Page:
Ain't life Granderson?

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People have asked me to judge the big trade of the winter meetings, and I have been reluctant to do it because Curtis Granderson is one of my favorite players. This is not entirely because he asked me to be his Facebook friend, though I suspect that makes up a percentage of it. I also like the way he plays, the way he carries himself, the way he represents the game. I like the way he wears his socks. I like the thoughtful answers he gives to questions. I like in that in 2007 he pulled off the quad-20 -- 20 doubles, 20 triples, 20 homers, 20 stolen bases.*

*Only four men have pulled that off, the least known of those being the underrated Frank "Wildfire" Schulte in 1911. Wildfire led the league in home runs, slugging and OPS+ that year. He never came close to having that good a year again. Willie Mays did it in 1957 and Jimmy Rollins did it 50 years later, the same year as Granderson.

I really like Curtis Granderson, so that probably colors my view of the deal. But since people have asked, I'll just put my opinion out there: I think the Yankees just made a crazy steal. I mean a CRAZY steal. I mean, hey, I don't know how the prospects they traded will turn out -- none of them seem especially interesting to me -- but it doesn't matter. This isn't about prospects.

No, there was one star in this trade -- and the Yankees got him. You do have to hand it to Brian Cashman and crew. The Yankees played their usual game of buzzard. They flew circles around a team that wanted to dump a contract. Granderson has more than $25 million coming to him over the next three years, which is real money in most places. Fortunately, in the Bronx, they have that kind of money lying around in the petty cash drawer. Granderson will be the 11th-highest-paid player on the Yankees in 2010. And that's not including Johnny Damon or Roy Halladay or any other big moves not yet made.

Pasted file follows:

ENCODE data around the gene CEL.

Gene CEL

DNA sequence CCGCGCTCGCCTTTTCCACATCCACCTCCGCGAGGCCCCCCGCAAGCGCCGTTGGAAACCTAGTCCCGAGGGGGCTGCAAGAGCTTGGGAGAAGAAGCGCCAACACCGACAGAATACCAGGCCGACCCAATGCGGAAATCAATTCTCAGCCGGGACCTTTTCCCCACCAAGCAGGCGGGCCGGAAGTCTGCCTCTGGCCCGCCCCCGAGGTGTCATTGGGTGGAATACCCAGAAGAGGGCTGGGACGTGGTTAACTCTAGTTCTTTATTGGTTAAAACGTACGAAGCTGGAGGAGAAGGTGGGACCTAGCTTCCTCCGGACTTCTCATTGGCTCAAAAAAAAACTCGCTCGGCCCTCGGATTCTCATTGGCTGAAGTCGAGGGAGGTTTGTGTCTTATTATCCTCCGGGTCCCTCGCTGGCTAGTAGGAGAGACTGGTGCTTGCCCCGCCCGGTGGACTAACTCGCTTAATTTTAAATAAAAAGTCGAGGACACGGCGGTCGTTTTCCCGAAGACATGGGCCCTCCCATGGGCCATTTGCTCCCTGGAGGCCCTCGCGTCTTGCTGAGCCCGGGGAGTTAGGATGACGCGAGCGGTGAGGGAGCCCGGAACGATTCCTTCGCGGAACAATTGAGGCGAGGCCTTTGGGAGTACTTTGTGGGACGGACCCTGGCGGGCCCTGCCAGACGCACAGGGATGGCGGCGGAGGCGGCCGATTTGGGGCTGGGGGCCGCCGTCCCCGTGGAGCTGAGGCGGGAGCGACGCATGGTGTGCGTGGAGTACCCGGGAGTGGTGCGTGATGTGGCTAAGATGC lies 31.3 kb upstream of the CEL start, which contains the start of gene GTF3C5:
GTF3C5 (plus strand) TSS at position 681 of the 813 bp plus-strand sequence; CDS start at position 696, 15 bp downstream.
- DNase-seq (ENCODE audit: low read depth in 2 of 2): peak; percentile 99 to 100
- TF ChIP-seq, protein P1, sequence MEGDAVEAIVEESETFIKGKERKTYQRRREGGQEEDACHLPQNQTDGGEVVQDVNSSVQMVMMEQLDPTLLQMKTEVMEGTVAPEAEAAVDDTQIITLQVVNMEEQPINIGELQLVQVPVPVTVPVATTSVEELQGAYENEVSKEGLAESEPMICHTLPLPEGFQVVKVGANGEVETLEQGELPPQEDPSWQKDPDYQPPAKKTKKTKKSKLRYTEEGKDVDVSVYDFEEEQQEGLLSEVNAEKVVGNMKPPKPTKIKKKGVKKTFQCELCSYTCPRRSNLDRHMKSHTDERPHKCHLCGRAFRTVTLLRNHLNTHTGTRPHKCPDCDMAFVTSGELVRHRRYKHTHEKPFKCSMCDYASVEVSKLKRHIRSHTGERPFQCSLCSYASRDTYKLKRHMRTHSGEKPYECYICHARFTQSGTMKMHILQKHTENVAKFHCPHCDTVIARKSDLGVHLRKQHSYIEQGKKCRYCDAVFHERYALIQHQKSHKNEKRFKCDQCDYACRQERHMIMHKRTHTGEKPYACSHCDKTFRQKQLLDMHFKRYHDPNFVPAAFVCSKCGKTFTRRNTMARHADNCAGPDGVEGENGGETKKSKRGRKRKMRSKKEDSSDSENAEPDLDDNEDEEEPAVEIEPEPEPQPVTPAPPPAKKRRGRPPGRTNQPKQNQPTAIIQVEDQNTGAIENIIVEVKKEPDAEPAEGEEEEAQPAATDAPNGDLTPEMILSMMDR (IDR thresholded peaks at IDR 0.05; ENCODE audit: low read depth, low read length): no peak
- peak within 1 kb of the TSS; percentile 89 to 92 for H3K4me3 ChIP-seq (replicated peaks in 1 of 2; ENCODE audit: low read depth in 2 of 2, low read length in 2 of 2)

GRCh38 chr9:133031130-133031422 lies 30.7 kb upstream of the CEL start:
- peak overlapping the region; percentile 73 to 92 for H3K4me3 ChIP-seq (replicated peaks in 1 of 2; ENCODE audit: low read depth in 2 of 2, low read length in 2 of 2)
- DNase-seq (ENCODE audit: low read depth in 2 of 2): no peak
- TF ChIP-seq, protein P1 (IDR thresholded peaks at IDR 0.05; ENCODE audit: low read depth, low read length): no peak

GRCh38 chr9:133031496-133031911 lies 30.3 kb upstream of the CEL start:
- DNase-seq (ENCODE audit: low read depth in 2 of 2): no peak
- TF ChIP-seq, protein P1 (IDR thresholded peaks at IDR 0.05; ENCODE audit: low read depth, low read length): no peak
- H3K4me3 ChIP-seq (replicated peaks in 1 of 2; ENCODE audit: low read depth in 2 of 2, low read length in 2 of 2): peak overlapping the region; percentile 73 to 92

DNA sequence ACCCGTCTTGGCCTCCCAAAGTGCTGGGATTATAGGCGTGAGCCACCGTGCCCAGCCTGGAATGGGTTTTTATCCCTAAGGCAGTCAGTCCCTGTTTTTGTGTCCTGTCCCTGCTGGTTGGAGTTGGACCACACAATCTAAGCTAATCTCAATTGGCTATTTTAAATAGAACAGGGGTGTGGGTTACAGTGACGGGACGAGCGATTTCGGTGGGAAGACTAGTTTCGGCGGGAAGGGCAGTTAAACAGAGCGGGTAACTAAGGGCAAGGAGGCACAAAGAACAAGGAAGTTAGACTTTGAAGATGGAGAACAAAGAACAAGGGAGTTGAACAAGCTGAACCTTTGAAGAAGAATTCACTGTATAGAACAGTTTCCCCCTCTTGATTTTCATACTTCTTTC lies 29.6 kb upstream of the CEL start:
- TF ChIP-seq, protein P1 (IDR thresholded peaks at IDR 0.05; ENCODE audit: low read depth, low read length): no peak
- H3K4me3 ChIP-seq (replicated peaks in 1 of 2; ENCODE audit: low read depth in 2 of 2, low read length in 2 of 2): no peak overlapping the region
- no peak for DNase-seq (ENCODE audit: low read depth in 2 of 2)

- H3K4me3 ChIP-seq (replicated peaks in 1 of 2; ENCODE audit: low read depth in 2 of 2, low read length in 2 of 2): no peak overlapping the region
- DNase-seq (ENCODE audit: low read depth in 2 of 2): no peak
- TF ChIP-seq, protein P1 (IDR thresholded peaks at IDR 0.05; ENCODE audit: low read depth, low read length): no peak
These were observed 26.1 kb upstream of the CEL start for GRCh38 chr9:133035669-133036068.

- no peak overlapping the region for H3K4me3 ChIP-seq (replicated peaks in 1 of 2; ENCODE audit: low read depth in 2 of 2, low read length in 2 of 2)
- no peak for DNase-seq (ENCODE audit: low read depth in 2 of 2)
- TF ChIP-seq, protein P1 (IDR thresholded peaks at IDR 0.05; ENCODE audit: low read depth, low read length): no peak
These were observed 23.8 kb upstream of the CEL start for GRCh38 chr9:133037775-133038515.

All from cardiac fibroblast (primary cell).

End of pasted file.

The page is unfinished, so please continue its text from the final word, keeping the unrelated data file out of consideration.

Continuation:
Call it smart business, call it unfair economics, call it whatever you like. The Yankees got Curtis Granderson to play center field. And people who have not been paying attention are about to find out how good this guy really is.

And yes, I know, he has his flaws -- people have spent a lot of time talking about those flaws lately. The big one is that he can't hit left-handed pitching. Last year, his worst year, he hit a dreadful .183/.245/.239 against lefties. And over a career he's only hitting .210/.270/.344 against lefties -- it's a real issue.

But I would want to make three points:

1. The Yankees annihilate left-handed pitching. They hit .286/.365/.480 as a team against lefties in 2009. With Jeter, A-Rod, Teixeira ... teams are not going to be loading up lefties against the Yankees.

2. Two of the best lefties in the American League -- CC Sabathia and Andy Pettitte -- are ON the Yankees. Granderson has over the last few years been in a division with Sabathia, Mark Buehrle, Cliff Lee, Johan Santana (0 for 12 against him), Francisco Liriano, John Danks. Now, really, there is one great non-Yankee lefty starter in the division in Jon Lester, and a couple of promising young guys -- my point is that I don't think lefty pitchers will be as much of a factor for Granderson in the American League East.

3. People are right to talk about lefty/righty, but they might want to talk about ballparks, too. Comerica Park has consistently depressed Granderson's numbers. This was especially true last year -- it was his worst year, but away from home he hit a much more tolerable .267/.345/.516 with 20 homers. He hit 37 points lower with a slugging percentage more than 100 points lower at home. That's extreme, but he has hit better away from Comerica every full season of his career. Put him in the pinball machine that is Yankee Stadium ... and watch the numbers tilt.

That's the Granderson side of things. Now, look at the Yankees side. Last year the Yankees -- at eight of the nine positions in the lineup -- had a player who had at one point in his career either:

1. Hit better than .330 in a seasonor2. Hit more than 30 homers in a season.

Or, if you want to put it another way: Last year the Yankees -- at eight of the nine positions in the lineup -- had a player who had at one point in his career either:

1. Scored 100 runs in a seasonor2. Knocked in 100 runs in a season.

Or, one other way: Last year (just last year) the Yankees -- at eight of the nine positions in the lineup -- had players with 125 or better OPS+.*

*It is here where I am obligated to point out that the Kansas City Royals did not have a single regular with an OPS+ of 125 in 2009. But to be fair neither did the crosstown Mets -- or the Pirates, White Sox, Orioles or Athletics.

The point is -- the Yankees had eight stars. The ninth position, of course, was center field, where Melky Cabrera gamely played the beloved YWJDHJ role (Yankee Who Just Does His Job).

Well, now the Yankees have a guy who I think is a superstar in center field ... and not just any superstar, but a likable superstar who plays great defense (it was popular in New York to call Melky an above-average defensive center fielder -- well, they're about to see what one really looks like), who is an excellent base runner, who pulls the ball with power ...

Judge the trade? The Tigers got a couple of good arms and unloaded payroll. The Diamondbacks got ... well, they got burned, I think.

And the Yankees?

They'll be calling it Granderson Central Station by June.